Leading medical journals to require clinical trial registration as prerequisite for publication

Leading medical journals to require clinical trial registration as prerequisite for publication

September, 2004 -- Eleven prestigious medical journals around the world have announced a new strategy intended to force drug companies to disclose more information about clinical trials.

The International Committee of Medical Journal Editors (ICMJE) plans to refuse to publish papers on clinical trial results if the trial was not recorded in a publicly-accessible registry at its outset. The new policy will be brought into force over the next year. The group of journals involved includes the New England Journal of Medicine, The Lancet, and The Journal of the American Medical Association. Read the commitee's full statement...

These registries would describe the size, design and purpose of each trial at its beginning. The policy's aim is to prevent companies from only reporting positive results, or spinning data to suppress inconclusive or unflattering conclusions about their treatments, says Catherine De Angelis, editor-in-chief of JAMA.

All the editors had had stories about clinical results being brought into question "because we knew there were trials out there that were never being reported", she says. While there are hundreds of other medical publications that have not publicly endorsed the plan, De Angelis believes many will. "We already know of several other journals that are going to sign on."

"This is a really exciting development. This will be a motivator for companies, no doubt about it," says Kay Dickersin of the Brown University Center for Clinical Trials and Evidence-based Healthcare in Providence, Rhode Island. But experts like Dickersin also say greater steps are needed to guarantee that the public gets the information it needs.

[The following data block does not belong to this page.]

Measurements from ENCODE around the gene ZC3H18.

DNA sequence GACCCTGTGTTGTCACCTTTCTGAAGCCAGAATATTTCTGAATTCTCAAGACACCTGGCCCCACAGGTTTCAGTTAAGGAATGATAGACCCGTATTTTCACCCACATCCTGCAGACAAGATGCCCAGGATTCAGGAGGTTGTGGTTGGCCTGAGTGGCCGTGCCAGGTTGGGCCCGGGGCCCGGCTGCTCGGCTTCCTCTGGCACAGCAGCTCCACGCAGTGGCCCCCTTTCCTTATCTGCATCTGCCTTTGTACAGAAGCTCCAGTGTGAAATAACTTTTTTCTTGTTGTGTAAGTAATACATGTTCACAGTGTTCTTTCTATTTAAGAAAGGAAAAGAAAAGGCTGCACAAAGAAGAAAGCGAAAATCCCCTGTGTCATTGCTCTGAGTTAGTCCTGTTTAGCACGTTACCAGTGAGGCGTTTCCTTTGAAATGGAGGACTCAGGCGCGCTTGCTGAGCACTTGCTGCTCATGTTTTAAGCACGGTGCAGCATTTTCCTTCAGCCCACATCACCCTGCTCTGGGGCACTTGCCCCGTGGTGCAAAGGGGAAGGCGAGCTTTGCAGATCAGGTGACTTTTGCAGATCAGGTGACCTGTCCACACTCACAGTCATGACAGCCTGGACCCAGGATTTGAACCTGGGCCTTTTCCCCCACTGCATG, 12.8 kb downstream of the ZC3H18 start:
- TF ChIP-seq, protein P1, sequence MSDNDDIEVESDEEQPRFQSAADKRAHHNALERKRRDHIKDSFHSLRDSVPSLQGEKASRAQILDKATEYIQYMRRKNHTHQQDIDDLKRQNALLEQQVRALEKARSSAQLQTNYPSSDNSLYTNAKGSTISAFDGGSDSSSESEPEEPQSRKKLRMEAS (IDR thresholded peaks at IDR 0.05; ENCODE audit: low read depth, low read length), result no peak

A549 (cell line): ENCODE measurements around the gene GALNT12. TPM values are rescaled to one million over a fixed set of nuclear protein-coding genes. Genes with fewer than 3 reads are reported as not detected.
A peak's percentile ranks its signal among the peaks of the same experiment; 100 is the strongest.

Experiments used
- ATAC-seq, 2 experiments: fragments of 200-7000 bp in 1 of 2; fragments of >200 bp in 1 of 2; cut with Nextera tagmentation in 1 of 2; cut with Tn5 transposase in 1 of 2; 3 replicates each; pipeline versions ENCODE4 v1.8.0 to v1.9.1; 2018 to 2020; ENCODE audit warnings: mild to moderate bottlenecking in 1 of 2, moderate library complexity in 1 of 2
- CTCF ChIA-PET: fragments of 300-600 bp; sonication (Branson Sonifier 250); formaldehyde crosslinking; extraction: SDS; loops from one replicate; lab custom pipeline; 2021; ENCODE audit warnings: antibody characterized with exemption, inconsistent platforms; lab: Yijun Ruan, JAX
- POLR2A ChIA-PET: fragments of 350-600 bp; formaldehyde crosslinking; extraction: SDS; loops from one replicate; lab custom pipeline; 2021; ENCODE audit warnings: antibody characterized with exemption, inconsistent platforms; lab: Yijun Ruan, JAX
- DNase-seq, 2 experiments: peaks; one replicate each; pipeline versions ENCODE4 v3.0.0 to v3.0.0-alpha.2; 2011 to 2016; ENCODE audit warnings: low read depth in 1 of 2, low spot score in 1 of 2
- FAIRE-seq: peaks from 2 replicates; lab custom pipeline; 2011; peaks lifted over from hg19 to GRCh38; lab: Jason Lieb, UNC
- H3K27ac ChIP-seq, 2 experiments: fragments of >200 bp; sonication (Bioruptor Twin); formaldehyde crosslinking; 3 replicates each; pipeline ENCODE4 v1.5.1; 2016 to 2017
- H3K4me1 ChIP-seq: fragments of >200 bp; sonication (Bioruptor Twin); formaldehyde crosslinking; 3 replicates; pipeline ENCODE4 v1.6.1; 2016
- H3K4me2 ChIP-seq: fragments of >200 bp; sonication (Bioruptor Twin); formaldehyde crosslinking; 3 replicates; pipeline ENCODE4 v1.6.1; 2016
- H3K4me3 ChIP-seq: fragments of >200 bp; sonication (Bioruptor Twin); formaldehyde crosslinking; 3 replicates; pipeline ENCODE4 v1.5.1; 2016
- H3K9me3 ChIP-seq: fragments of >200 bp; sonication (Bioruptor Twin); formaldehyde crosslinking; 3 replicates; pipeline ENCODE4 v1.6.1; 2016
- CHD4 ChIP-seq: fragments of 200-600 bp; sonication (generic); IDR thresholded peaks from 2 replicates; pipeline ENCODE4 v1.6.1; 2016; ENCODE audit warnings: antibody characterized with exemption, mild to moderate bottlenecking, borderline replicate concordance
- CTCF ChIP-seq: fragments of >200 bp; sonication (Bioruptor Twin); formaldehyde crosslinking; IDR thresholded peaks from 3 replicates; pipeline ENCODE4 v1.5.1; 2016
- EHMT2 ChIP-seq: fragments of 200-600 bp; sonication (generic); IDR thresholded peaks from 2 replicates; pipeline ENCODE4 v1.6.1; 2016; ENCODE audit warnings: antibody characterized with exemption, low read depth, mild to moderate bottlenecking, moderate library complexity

High profile lawsuit

For years, medical advocates have been calling with little effect for biotech and pharmaceutical companies to provide more details about their clinical results. But recently, the issue has been reinvigorated, partly due to the high profile lawsuit brought by New York State attorney general, Eliot Spitzer, against the pharmaceutical giant GlaxoSmithKline.

The suit alleged that the company withheld trial data suggesting that children taking its antidepressant drug Paxil had more suicidal tendencies than children receiving placebos. While the company admitted no wrongdoing, it has agreed to pay a $2.5 million dollar settlement and to post more comprehensive trial results on its website.

As a result, other industry leaders, such as Eli Lilly and Merck announced they would also start registering their results online. And just this week, the Pharmaceutical Research and Manufacturers of America, an industry trade group to which all three companies belong, announced the creation of a database in which its member companies would voluntarily deposit both negative and positive results.

However, an important element of the plan the ICMJE endorses is the requirement that such registries be run by not-for-profit agencies with standards for the validity of the data they contain. The editors cite the database maintained by the US National Library of Medicine as an exemplar.

Volunteer, industry-sponsored substitutes will not work, says De Angelis. "Why would you put the fox in charge of the hen house?" she says. "And if they have nothing to hide, why waste money setting up their own database?"

Source: NewScientist.com news service

Posted: September 2004


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